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'Calvin and Hobbes' Will Be Greatly Missed

November 24, 1995

I am as dismayed as any "Calvin and Hobbes" fan to see my favorite comic strip end ("When Cartoonists Go Kapow!" Nov. 16). Bill Watterson's social commentary, combined with brilliant artwork reminiscent of the late great Winsor McKay's "Little Nemo," is an entertainingly accurate reflection of our times.

I can understand Watterson's desire to pursue new interests. The cutbacks and downsizing of our current economic climate force many of us to compromise professional quality and integrity in pursuit of a paycheck.

The unsympathetic comments of 'toonists Mort Walker and Greg Evans smacked of sour grapes. The humor and artistic value of Walker's "Beetle Bailey" and Evans' "Luann" are lame. Perhaps if either Walker or Evans had even a touch of Watterson's clever wit and dazzling artistic vision, they too would feel compromised by the hectic pace of daily deadlines.

More power to Watterson in his new endeavors. I am looking forward to his "more thoughtful" work.


Los Angeles


Like many others, I'm disappointed that "Calvin and Hobbes" will disappear from the daily comics. While there certainly are many more important issues to be writing letters about, it seems necessary to respond to comments that other cartoonists made about Bill Watterson's decision.

Most of the other traditional strips have fallen by the wayside. "Peanuts" is as familiar as an old friend, but I haven't laughed at it in years.

Lee Salem of United Press Syndicate is looking for a common denominator for the demise of comic strips. He's not reading them if he can't find it. "Doonesbury," "The Far Side," "Bloom County," "Outland" and "Calvin and Hobbes" have been the only strips to demand my attention in all the years of reading the comics.

The newspapers are looking for ways to keep these good strips from vanishing. How about this: Stop wasting ink on all the dried up, non-relevant, unartistic garbage and give the vacated inches to the well-drawn, humorous and most demanded comic strips available. Then maybe, just maybe, top-notch artists like Berke Breathed, Gary Larson and Bill Watterson will see that their work is valued and actually means something.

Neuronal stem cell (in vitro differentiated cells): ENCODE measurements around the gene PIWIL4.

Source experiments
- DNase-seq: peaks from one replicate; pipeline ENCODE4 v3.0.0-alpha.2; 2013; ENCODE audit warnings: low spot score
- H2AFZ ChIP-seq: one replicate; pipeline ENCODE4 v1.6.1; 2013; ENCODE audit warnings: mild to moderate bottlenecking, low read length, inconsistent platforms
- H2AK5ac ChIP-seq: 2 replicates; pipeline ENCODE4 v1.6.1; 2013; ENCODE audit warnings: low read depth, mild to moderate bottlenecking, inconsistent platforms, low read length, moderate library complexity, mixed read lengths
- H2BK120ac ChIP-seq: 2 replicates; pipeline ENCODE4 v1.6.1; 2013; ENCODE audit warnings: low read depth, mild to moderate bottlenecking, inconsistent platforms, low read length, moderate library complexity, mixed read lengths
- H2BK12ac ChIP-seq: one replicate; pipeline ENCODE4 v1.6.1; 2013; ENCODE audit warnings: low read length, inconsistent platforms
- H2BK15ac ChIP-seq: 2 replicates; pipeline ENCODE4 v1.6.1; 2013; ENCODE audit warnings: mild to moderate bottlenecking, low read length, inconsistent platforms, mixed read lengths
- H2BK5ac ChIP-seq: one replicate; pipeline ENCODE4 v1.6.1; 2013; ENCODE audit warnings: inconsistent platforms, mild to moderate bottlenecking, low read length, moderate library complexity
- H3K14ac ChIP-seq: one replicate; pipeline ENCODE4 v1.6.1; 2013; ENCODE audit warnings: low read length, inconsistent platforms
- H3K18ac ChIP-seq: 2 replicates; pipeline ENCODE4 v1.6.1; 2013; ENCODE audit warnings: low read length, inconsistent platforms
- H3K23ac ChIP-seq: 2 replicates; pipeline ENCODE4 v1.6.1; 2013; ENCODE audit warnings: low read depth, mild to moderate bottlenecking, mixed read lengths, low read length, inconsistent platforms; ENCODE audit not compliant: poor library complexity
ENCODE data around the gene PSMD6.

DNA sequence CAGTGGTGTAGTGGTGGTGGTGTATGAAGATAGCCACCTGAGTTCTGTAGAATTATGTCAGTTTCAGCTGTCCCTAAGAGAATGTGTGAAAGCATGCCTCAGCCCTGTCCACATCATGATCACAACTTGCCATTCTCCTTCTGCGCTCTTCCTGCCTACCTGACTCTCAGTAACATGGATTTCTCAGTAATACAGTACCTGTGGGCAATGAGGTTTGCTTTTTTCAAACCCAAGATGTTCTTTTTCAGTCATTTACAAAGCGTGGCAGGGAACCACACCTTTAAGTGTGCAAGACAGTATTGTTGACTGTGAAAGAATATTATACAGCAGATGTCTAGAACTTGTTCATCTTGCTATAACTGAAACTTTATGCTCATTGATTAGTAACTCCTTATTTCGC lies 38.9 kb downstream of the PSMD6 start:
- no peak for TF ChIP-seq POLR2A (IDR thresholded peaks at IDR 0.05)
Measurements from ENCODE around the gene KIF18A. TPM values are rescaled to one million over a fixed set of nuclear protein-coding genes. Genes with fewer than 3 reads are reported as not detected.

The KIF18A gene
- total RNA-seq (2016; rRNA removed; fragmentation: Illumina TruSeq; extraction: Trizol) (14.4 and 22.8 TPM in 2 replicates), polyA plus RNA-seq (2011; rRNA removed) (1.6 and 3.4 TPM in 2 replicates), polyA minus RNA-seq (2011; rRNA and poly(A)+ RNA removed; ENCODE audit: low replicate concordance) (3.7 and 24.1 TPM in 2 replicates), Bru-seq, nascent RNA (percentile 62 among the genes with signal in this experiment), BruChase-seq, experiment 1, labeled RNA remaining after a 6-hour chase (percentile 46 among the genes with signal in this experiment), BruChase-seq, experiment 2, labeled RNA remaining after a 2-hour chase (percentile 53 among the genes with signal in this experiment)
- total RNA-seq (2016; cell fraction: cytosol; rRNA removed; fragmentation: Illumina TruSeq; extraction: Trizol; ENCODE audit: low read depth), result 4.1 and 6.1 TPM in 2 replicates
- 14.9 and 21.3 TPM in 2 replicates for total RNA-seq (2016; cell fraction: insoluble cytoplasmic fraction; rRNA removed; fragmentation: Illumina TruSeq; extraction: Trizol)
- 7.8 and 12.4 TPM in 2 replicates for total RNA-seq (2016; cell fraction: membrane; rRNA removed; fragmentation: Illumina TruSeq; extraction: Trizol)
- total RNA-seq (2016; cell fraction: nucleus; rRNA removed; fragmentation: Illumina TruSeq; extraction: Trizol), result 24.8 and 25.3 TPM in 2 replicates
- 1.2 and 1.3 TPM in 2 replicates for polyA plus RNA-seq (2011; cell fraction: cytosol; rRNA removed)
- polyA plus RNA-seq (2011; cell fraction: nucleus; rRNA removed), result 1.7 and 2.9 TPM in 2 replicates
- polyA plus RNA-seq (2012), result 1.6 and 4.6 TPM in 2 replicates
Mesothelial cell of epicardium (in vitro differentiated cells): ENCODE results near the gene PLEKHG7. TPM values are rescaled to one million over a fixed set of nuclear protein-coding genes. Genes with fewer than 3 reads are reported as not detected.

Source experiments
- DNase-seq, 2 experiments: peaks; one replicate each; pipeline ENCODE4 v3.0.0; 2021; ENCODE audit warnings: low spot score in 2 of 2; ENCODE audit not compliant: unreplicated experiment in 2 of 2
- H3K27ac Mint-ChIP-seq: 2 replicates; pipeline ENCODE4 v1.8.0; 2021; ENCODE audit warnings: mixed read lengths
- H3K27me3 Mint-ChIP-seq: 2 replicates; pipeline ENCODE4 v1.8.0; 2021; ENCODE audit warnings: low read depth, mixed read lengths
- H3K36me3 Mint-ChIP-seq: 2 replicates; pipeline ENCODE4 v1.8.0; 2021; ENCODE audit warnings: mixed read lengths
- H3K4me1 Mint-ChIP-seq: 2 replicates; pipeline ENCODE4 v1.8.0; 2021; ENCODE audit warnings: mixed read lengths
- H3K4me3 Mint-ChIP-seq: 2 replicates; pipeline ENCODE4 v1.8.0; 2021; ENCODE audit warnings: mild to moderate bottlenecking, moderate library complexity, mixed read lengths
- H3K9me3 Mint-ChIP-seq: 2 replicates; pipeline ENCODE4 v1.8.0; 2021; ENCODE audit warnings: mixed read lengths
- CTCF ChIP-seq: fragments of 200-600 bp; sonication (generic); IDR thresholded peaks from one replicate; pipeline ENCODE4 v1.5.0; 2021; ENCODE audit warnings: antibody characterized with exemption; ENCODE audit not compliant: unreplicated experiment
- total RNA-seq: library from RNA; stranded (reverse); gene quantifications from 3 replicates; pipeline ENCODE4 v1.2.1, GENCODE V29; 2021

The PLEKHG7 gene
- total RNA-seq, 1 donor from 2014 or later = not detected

The news that Bill Watterson will retire "Calvin and Hobbes" at year's end is perfectly wretched.

There is certainly genius in Watterson's art. Miss Wormwood and Calvin's parents, the dozens of marvelous monsters Spaceman Spiff encountered, Calvin and Hobbes celebrating snow, autumn, or deliciously dangerous wagon rides and the extraordinary range of emotion displayed by Hobbes' infinitely flexible fur face--all seemed at once too real and too fantastic, genuine art.

Still, Watterson's real genius resides in his challenging ideas and the wonderful wit with which he communicated them. In my own personal favorite, Calvin reduces the virtual destruction of contemporary communication to three words: "verbing weirds language." Hobbes responds, "Maybe we can make language a complete impediment to understanding." When the two of them leave us, that day will be far, far nearer.

When Bill Watterson isn't available toward the back of the newspaper next year, it's going to be difficult, if not impossible, to wade through the front.


Los Angeles


You can't cut me off cold turkey. How am I going to start each day with a smile if I don't have the whimsical philosophy of life of Hobbes and his straight man Calvin?

Please, if Watterson won't reconsider, at least get his permission to rerun the whole file of classics. They are dateless and priceless.



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